Unclaimed Money Act 2008 (referral)

On referral from the Registrar of Unclaimed Money, VCAT can review:

  • assessments or reassessments of the amount of unclaimed money payable by a business or trustee to the Registrar
  • the disallowance by the Registrar of applications by a business or trustee for repayment of unclaimed money.

'Unclaimed money' includes principal, interest, dividends, salaries, wages and any other sums of money that are legally payable to another person (called the owner), and have remained unpaid for over 12 months after the due date of payment.

Cases we can hear

Only the Registrar can refer the matter to VCAT.

The Registrar will refer the matter to VCAT if a business or trustee:

  • is dissatisfied with the determination of an objection about an assessment, reassessment or disallowance of an application for repayment of unclaimed money
  • requested the Registrar to refer the matter to VCAT.

As the business or trustee, you will be a party to the case.

Cases we can't help with

We can’t accept:

  • some cases where one party lives in another state or is a Commonwealth government organisation
  • cases heard under federal law instead of Victorian law.

Legislation that gives VCAT the power to hear these applications

Sections 56 to 65 of the Unclaimed Money Act 2008

Time limits

Your request to the Registrar to refer the matter to VCAT must be made within 60 days of receiving the Registrar’s determination.

You may also request the Registrar to refer the matter to VCAT if the Registrar hasn't determined your objection within 90 days of receiving your objection.

The Registrar usually must refer the matter to VCAT within 60 days of receiving your request. However, further time is allowed if the Registrar requires you to give further and better particulars of your objection. If you don't provide these particulars within 30 days, the Registrar will not refer the matter.

What can VCAT order?

On referral VCAT may confirm, reduce, increase or vary the assessment or decision.

If the you don't appear before VCAT, we're bound to confirm the assessment, reassessment or decision. If good cause is shown for not appearing and you apply within the prescribed time, we may reopen and review the matter.

Additional information

Can costs be awarded against me?
No costs can be awarded in the proceeding. However, VCAT can order a party to reimburse the application fee paid by the other party.

Am I bound by the grounds of objection?
Your case will be limited to the grounds of the objection, and the Registrar's case will be limited to the grounds on which the objection was disallowed, unless VCAT orders otherwise.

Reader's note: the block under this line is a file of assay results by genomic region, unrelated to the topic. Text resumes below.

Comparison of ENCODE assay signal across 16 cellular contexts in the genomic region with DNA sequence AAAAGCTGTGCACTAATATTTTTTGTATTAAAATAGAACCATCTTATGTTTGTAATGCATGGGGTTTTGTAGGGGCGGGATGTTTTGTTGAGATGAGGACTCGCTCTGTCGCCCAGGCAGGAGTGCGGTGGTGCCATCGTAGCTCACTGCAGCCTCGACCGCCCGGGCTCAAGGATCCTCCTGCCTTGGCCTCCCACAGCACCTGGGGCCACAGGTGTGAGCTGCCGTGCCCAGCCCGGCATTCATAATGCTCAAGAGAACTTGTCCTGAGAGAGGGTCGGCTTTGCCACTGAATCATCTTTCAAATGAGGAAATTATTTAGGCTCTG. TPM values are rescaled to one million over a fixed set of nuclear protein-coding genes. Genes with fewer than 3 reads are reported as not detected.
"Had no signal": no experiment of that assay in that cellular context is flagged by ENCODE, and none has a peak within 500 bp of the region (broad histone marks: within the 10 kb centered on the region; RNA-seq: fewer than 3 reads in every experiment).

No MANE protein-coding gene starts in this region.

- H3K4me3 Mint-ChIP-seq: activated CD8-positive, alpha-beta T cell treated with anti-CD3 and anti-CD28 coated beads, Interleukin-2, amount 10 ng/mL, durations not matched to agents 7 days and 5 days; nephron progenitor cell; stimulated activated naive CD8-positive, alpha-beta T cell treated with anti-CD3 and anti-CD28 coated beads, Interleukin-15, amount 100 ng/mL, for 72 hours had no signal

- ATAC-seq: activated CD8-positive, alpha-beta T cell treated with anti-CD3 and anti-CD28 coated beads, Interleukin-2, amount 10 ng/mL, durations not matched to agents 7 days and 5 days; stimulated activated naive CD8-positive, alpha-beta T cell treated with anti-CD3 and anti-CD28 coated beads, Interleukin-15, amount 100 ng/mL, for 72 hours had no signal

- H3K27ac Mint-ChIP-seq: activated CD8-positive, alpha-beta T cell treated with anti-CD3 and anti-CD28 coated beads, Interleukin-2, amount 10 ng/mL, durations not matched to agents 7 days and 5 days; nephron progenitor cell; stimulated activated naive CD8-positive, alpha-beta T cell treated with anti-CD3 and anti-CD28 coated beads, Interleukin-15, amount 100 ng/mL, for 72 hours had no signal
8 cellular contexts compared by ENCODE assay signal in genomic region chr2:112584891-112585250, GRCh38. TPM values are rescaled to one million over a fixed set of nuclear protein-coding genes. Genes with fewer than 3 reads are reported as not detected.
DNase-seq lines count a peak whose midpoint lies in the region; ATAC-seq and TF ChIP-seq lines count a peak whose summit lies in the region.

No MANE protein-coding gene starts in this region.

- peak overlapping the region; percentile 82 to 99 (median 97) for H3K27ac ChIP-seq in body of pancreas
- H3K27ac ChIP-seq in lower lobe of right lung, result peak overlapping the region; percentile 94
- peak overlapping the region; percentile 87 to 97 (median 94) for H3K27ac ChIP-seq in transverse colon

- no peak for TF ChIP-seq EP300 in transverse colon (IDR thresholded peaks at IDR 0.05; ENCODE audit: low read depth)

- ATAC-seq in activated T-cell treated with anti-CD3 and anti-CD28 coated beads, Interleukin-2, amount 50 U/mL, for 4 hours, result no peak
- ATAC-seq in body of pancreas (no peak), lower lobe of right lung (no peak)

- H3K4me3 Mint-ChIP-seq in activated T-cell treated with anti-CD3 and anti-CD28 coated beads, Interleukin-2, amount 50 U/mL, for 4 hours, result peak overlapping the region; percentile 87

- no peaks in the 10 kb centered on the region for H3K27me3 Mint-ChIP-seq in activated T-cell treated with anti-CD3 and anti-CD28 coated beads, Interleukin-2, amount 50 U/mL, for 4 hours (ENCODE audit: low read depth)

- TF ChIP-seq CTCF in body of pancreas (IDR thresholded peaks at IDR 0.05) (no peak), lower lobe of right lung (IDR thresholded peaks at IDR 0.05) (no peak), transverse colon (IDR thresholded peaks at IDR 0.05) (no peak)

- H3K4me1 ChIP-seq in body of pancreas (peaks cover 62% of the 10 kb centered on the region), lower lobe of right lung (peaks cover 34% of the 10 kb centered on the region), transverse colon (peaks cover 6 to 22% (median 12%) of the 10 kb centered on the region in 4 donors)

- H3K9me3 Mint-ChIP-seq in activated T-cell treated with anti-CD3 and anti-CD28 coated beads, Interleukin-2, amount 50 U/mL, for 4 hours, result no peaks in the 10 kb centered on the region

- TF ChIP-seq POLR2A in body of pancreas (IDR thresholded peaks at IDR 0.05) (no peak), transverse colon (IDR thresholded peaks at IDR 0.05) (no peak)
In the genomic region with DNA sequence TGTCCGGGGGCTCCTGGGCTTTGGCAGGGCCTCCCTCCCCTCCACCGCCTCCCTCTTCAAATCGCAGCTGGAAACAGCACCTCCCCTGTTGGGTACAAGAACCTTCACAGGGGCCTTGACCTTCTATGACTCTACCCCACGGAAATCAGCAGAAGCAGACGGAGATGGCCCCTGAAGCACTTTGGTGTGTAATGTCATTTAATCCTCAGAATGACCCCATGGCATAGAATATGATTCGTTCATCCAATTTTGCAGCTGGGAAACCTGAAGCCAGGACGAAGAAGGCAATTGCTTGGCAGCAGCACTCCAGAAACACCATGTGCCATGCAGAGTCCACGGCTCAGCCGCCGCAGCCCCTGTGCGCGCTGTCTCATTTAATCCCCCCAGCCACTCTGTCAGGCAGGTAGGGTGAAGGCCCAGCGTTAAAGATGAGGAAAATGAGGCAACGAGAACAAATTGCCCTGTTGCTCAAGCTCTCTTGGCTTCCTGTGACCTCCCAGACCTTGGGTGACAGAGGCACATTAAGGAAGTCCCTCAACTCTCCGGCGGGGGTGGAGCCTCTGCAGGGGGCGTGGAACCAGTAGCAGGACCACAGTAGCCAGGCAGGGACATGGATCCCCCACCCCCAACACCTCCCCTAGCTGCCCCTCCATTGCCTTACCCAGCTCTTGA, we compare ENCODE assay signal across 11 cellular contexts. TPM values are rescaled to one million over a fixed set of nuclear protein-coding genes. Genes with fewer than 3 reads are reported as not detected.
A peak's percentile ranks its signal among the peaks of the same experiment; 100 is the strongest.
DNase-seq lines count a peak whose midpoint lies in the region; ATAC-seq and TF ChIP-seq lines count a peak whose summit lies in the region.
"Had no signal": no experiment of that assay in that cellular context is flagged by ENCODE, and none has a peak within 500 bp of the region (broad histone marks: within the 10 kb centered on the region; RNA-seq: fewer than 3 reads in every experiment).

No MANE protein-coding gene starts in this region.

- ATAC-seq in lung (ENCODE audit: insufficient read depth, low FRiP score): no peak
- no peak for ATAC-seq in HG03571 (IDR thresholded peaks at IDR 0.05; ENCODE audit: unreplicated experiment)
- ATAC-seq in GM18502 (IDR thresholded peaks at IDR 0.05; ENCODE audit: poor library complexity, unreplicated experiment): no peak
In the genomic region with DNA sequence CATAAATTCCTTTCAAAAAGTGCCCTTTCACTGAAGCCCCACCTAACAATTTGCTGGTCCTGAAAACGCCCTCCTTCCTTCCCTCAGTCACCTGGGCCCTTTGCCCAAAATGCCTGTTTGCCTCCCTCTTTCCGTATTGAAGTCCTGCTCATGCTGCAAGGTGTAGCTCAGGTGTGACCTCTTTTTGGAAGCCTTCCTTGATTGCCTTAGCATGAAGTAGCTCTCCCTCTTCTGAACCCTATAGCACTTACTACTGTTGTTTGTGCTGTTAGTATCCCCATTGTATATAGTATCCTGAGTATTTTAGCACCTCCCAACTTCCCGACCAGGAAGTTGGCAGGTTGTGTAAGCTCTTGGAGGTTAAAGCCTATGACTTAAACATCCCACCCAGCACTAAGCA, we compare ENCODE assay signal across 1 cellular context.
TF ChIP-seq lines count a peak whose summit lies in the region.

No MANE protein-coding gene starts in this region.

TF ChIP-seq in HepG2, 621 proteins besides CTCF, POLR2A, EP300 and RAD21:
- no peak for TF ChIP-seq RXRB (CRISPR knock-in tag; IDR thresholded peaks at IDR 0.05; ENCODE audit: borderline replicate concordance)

Who has the onus of proof on review?
You have the onus (responsibility) of proving your case. The evidence that VCAT will consider includes the material gathered by the Registrar during their investigations, which they must submit at the time of the referral. This material is known as the T Documents. Any other evidence that you submit following VCAT's directions will also be considered.

Are compulsory conferences held?
Compulsory conferences are rarely held for unclaimed monies unless the Registrar consents. If you consider that a compulsory conference may help to resolve your matter, you should first ask the Registrar if they agree to it.


We can explain the application process and what the form is asking you for. Contact us to get support.

We can't give you legal advice. This means we can't tell you what to write in your application or recommend how to get the outcome you want.

Seek legal help if you're unsure about your options or need advice about your claim.

Make an application

You may have to pay a fee to apply to VCAT to review a decision. Learn more about fees or apply for fee relief.

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Do I need a lawyer or professional representative?

You don't need to have legal or other professional representation to appear at VCAT. If you want to be represented by a lawyer or a professional advocate, usually you must ask for VCAT's permission.

Be aware that the regulatory body in most cases uses legal representation.

Find legal services that may be able to assist you.

Access and privacy

VCAT hearings and files are usually public.

VCAT has limited authority to restrict who can access cases and files but, in certain circumstances, you can apply for confidentiality.